niemcy v Prielbrussie









World War II:

Axis Plans for Azerbaijan and the rest of the Caucasus



By  Andrew Andersen and Georg Egge

Photos: Carlos caballero Jurado





The issue of Karabakh in particular and South-Caucasian borders in general, was raised again during the Second World War while thousands of Armenian, Azerbaijani, Georgian and other Caucasian soldiers wearing uniforms of various armies were dying on the battlefields of Europe and Russia.



Soon after the beginning of Russian Campaign (1941-46), following the Axis plans for the dismemberment of the USSR and creation of new satellite-states on its territory, the “Liberation Committees” of Armenia, Azerbaijan and Georgia were formed in Berlin. Those Committees regarded by the Nazi leadership as embryonic governments of the future satellite-states of Germany, since April 15, 1942, were granted the status of “full-right allies” of the Third Reich[1]. During the “Battle for the Caucasus” also known as the “Operation Edelweiss”(1942-43) when the Axis occupation of the South Caucasus became a real possibility, the ”Liberation Committees” of the three nations of the South Caucasus and the North Caucasia received a directive from Adolf Hitler to resolve their territorial disputes. As a result of quite heated talks, the leaders of the Caucasus collaborators agreed on the following terms:


  • Armenia was supposed to gain Nakhichevan and all of the Mountainous Karabakh (including North Artsakh) and a small part of Javakh (Akhalkalaki county of Georgia)
  • Georgia was to receive the former counties if Sochi  and Zakatala, lost in 1919-1921 to Russia and Azerbaijan
  • For all territorial concessions to Armenia and Georgia, Azerbaijan was to be compensated by the most of Daghestan where Azeri-Turkish language was lingua franca (later it was replaced in that capacity by Russian)[2]


Armenian and Georgian “Liberation Committees” (AONK and GNK) were also given promises by Alfred Rosenberg that in case of Axis invasion of Turkey, Armenia would be granted Western Armenia and Cilicia while Georgia was supposed to receive parts of the historical Paryadria (Lazistan)[3].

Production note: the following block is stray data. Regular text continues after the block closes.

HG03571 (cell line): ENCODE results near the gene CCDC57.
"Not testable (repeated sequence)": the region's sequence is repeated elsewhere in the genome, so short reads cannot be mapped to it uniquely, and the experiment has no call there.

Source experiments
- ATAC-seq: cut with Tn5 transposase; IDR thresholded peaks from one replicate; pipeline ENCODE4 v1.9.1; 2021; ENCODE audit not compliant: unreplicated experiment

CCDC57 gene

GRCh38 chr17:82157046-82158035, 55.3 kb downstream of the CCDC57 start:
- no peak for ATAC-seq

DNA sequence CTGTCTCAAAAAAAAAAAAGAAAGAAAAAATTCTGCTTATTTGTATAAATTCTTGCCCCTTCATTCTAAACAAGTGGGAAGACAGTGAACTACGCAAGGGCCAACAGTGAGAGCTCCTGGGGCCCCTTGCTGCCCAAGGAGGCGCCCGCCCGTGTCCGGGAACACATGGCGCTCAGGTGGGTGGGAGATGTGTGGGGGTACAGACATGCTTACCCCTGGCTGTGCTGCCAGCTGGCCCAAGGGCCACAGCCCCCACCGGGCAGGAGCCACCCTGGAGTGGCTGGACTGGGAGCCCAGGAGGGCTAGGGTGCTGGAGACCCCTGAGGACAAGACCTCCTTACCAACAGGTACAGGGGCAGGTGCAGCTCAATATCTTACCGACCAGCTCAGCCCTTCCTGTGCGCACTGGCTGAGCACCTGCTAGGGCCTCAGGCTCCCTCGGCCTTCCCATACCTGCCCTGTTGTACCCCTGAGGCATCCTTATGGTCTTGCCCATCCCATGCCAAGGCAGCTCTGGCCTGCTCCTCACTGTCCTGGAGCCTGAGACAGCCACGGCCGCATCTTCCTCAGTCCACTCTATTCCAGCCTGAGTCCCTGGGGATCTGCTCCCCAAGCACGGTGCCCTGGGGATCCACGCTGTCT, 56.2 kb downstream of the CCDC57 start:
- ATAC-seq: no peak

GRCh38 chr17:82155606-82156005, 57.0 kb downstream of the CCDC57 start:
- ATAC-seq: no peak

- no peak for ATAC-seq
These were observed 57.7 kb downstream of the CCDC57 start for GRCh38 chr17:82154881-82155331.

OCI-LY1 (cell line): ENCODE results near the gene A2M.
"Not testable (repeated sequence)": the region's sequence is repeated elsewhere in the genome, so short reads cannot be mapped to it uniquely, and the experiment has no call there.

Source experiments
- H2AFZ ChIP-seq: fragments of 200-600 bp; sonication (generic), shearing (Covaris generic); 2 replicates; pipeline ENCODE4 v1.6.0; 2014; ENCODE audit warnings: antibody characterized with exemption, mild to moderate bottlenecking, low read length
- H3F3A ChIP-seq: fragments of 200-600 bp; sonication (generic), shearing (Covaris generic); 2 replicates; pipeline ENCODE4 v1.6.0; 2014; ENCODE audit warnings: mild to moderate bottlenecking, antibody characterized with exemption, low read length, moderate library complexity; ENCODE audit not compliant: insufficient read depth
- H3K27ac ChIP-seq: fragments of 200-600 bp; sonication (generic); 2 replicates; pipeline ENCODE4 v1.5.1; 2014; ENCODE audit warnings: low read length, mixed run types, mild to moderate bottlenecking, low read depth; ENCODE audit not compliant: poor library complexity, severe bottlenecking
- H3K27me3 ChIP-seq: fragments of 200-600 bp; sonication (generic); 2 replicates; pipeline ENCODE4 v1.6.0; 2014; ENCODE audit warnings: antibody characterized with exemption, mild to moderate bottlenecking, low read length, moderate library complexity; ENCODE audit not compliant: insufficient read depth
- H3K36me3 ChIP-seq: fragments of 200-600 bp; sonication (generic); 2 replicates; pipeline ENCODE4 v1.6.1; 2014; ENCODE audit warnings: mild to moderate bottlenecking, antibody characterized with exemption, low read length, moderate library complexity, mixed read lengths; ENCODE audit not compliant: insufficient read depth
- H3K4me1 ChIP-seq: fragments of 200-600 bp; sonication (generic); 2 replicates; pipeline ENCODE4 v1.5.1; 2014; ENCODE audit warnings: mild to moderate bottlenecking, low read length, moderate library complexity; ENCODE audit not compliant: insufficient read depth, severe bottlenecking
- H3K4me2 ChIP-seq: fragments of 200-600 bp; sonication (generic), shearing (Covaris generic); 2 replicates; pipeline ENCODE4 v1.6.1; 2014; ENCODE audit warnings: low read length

Figure 4.1



image008              image006


Above: Azerbaijani volunteers (officer and soldier) of the Wehrmacht

Below: Azerbaijani volunteers with the Grand Mufti of Jerusalem





The defeat of the Axis powers in 1945 put an end to the above virtual projects. However, at the same time, starting from 1945 when tens thousands of Armenian repatriates started arriving the Soviet Armenia from various countries of Europe and Middle East facing more than limited space for settlement and much more were planning to come, the Communist leadership of Armenia raised the question of Mountainous Karabakh and Nakhichevan in the Central Committee of CPSU[4]  and even personally addressed Joseph Stalin for help[5]. Despite some understanding and limited support demonstrated by the Soviet dictator and a few Politbureau[6] members, the Karabakh-Nakhichevan question was not resolved and died away in the head offices of the CPSU in Moscow by the end of the 40-ies.
















[1] J. Hoffmann, Kaukasien 1942/43: Das deutsche Heer und die Orientvoelker der Sowietunion (Freiburg, 1991), p. 356


[2] E. Abramian, Zabytyj Legion (Yerevan, 2005), p. 37


[3] Ibid., p. 38


[4] CPSU is an abbreviation widelu used to denote the Communist Party of the Soviet Union (Auth.)


[5] A. Melik-Shakhnazarov, p. 43, and

    J. Hasanly, “Neobosnoovannyje pretenzii armian na KArabakh v sovietskoe vremia”,

    IRS Nasledije/Heritage, No. 24 - 1, 2006 (Baku, 2006), p.24


[6] Politbureau was the top decision–making body of the Communist Party of the Soviet Union that enjoyed practically unlimited authority all over the USSR (Auth.)